3 Ways to Zest an Orange, Plus Tips, Tricks and Recipes
What is Orange Zest?
Zest is strips of the colored part of orange peel. Made with a special tool called a microplaner, a grater or a small knife.
3 Methods to Make Zest
- Microplane: You can buy a special tool called a microplane which you pull along the orange to scrape off thin strips of the colored peel. This is not an expensive kitchen tool and an advantage is the strips are longer and darker in color. However, it takes longer and is a little bit harder to do. This method looks the best when decorating a cake, drinks, candy or other food.
- Grater: If you need a lot, or are using peel in cooking, this is the fastest and easiest method. All you need is a grater with small holes, which you probably have as part of your cheese grater. Just grate the orange the way you would cheese, moving it around so you mostly get the colored part.
- Paring Knife: In a pinch, you can make zest from any citrus fruit by using a paring knife or potato peeler. Carefully cut off thin slices of the top of the peel. Then cut those slices into strips. This method also works if you want longer, larger or thicker zest or peel cut into different shapes.
Zest vs. Peel
Zest is thin strips of only the colored part of the peel.
Peel is the whole outside part including the more bitter white rind.
When you need orange flavor, your best choice is fresh zest or juice. However, in a pinch you can try one of these substitutes, which are all the same as 1 teaspoon freshly grated zest:
- 2 tablespoons fresh juice
- 2 teaspoons concentrated juice
- 1 teaspoon dried zest
- 1/2 teaspoon extract
- 2 teaspoons grated candied peel
Fresh zest can be stored in a Ziplock bag or other airtight container:
- In the refrigerator for 1 week.
- In the freezer for a month.
Is it all right to use dried peel? Does it taste any good? Sure! Dried may not have quite the flavor punch, but it works just fine in a pinch, especially if you are adding it to baked goods.
Where do you find dried? I usually buy it from Amazon because it is cheaper, but you can sometimes find it in the spice section of a supermarket. Dried doesn't look as nice as a garnish, but it is a lot easier to have some in your cupboard that you just pull out and use.
My Favorite Brand
Make Your Own!
Generally, I store what I make in the freezer because I know I'll use it within a month and buy the dried to have in a pinch or to use in baked goods. However, if you want to save money or have a lot of fruit available, you might just want to make your own dried zest. Here is how to do it:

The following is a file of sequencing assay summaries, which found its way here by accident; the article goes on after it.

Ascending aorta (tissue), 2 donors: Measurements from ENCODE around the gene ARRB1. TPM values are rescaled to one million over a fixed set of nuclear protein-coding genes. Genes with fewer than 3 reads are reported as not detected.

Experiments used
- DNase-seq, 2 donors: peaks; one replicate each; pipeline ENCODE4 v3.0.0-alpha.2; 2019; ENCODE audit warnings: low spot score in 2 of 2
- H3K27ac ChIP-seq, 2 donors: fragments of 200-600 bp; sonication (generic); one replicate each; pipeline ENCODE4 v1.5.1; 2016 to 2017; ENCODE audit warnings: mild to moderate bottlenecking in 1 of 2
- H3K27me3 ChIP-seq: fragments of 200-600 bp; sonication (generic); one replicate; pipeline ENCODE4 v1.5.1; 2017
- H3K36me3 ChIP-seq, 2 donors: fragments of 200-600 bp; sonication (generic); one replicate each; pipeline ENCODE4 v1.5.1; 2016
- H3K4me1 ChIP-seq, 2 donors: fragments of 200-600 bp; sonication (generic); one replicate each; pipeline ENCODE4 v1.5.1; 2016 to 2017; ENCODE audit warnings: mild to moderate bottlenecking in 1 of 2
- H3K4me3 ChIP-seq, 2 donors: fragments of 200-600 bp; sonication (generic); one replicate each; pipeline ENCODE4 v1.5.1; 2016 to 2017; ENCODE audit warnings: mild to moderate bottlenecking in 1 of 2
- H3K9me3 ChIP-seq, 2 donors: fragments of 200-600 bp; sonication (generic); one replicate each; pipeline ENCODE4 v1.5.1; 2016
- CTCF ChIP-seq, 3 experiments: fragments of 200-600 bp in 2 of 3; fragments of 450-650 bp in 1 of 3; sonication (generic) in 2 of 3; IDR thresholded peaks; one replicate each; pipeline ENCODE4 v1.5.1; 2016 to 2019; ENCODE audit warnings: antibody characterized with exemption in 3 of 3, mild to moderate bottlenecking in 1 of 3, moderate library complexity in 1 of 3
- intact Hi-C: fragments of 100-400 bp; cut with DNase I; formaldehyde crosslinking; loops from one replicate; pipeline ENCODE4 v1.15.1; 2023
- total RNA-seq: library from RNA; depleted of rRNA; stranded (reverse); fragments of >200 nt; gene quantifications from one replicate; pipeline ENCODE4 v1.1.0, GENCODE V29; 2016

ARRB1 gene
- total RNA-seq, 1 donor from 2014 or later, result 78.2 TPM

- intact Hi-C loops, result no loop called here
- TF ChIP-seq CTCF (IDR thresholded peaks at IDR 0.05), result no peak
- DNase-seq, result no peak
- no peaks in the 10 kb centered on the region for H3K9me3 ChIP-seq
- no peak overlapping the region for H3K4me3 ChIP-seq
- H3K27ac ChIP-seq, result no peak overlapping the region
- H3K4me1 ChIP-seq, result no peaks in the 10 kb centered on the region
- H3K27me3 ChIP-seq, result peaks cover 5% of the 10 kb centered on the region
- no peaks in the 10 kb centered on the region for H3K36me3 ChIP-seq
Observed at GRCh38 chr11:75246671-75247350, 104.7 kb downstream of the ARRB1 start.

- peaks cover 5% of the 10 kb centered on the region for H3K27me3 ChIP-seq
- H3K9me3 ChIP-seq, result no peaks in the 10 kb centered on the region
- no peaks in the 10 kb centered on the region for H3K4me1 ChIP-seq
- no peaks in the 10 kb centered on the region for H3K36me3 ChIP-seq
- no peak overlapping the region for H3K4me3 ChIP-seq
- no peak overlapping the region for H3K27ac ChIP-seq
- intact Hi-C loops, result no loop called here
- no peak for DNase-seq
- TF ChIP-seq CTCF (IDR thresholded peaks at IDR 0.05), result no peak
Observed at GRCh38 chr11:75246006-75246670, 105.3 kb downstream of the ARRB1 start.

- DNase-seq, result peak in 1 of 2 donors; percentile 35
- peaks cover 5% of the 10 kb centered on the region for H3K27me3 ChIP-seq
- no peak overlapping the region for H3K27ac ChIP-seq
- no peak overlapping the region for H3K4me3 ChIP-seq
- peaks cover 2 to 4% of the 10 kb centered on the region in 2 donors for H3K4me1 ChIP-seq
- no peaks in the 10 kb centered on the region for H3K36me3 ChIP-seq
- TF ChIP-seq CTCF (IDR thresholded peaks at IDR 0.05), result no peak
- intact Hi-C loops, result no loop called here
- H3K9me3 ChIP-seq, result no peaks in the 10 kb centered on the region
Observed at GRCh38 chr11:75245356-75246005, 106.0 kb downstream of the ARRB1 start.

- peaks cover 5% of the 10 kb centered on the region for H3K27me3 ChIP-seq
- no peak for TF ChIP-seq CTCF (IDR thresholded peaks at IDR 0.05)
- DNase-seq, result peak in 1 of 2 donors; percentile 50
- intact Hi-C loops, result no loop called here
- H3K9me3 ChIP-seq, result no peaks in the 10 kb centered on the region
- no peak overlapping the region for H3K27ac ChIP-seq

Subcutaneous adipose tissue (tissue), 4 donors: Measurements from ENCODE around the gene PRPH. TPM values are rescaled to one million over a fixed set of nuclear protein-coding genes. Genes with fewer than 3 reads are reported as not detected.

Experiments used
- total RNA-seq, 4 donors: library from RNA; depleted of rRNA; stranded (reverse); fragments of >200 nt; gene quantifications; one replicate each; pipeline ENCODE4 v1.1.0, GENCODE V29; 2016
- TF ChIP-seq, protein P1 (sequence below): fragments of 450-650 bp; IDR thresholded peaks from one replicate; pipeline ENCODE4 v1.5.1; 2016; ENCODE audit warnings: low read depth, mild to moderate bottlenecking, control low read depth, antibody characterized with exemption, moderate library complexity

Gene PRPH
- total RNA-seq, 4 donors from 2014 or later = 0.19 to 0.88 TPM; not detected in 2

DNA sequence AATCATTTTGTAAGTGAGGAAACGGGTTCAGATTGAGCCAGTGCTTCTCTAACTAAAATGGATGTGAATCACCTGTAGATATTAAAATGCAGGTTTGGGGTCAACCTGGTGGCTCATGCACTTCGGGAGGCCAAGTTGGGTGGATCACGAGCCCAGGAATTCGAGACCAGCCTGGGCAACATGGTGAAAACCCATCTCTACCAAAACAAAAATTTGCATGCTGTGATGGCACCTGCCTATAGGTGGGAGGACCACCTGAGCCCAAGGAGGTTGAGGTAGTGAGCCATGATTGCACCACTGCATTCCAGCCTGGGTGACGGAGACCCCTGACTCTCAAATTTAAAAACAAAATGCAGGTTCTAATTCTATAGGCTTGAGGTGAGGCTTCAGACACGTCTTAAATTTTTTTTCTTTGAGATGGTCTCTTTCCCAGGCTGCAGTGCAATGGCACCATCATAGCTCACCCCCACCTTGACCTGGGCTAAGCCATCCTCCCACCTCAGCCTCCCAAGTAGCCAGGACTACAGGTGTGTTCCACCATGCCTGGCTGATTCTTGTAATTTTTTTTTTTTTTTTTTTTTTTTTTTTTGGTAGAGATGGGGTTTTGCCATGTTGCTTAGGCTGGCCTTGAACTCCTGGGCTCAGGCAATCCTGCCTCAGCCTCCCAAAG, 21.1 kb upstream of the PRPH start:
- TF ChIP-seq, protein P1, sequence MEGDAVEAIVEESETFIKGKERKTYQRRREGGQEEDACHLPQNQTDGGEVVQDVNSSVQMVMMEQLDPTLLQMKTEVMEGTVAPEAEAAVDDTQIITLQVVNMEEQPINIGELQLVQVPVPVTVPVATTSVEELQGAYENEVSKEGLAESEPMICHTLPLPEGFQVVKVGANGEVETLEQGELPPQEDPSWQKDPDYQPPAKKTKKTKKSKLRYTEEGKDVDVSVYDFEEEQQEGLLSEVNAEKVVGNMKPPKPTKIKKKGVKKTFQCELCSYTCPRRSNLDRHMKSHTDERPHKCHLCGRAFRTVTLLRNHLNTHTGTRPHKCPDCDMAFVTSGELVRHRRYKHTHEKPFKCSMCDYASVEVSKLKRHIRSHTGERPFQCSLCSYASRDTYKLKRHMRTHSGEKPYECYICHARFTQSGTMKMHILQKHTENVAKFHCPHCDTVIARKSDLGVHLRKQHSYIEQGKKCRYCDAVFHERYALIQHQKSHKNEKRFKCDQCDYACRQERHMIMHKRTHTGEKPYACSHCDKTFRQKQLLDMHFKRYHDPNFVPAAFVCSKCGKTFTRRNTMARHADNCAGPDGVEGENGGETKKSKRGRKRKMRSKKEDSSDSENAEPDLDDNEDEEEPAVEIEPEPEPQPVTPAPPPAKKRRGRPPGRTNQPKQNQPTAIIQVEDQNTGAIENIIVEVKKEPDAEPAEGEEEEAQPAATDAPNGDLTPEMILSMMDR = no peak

Grate or microplane your oranges.Make
- Put the peel on parchment on a baking sheet.
- Spread it out so that the pieces don't clump.
- Put in an oven at 250 degrees for 30 minutes or until dry (or just turn on the oven, let it heat up and then turn it off and leave overnight).
If you have a dehydrator, that works too. Put some in a small fancy jar with a ribbon on top and you have a very nice gift!
Ways to Use
Lots of products use orange for cleaning or as an insect repellent. Here are some ways you can use it:
In Cooking use Zest for
Household use Peel for
Outside use Peel for
for shining wood
flavoring for marinade
removing water stains from metal
keeping garbage cans smelling better
mixed with vinegar for cleaner
"Zest" is an excellent word for grated orange peelings because it adds a distinctive flavor and smell to foods. Here are some facts to know:
- The colored part of the rind is less bitter than the white.
- Citrus rinds have more oil in them than juice, so they actually add more flavor than juice to recipes.
- You need to be careful to add it lightly because too much can make your recipe bitter.
- Usually, 1/2 to 1 teaspoon is enough. Start with that and add more if you want more flavor.
- Add last to most recipes, especially frostings.
Fun Orange Facts Quizview quiz statistics
Orange Sugar Recipe
- 1 cup white sugar
- 1-2 TB orange zest
- Mix 1-2 TB of zest with sugar. Put in covered container and store in a cool place
- .Use as a topping for fruits and desserts. Use to flavor teas, coffee or other drinks.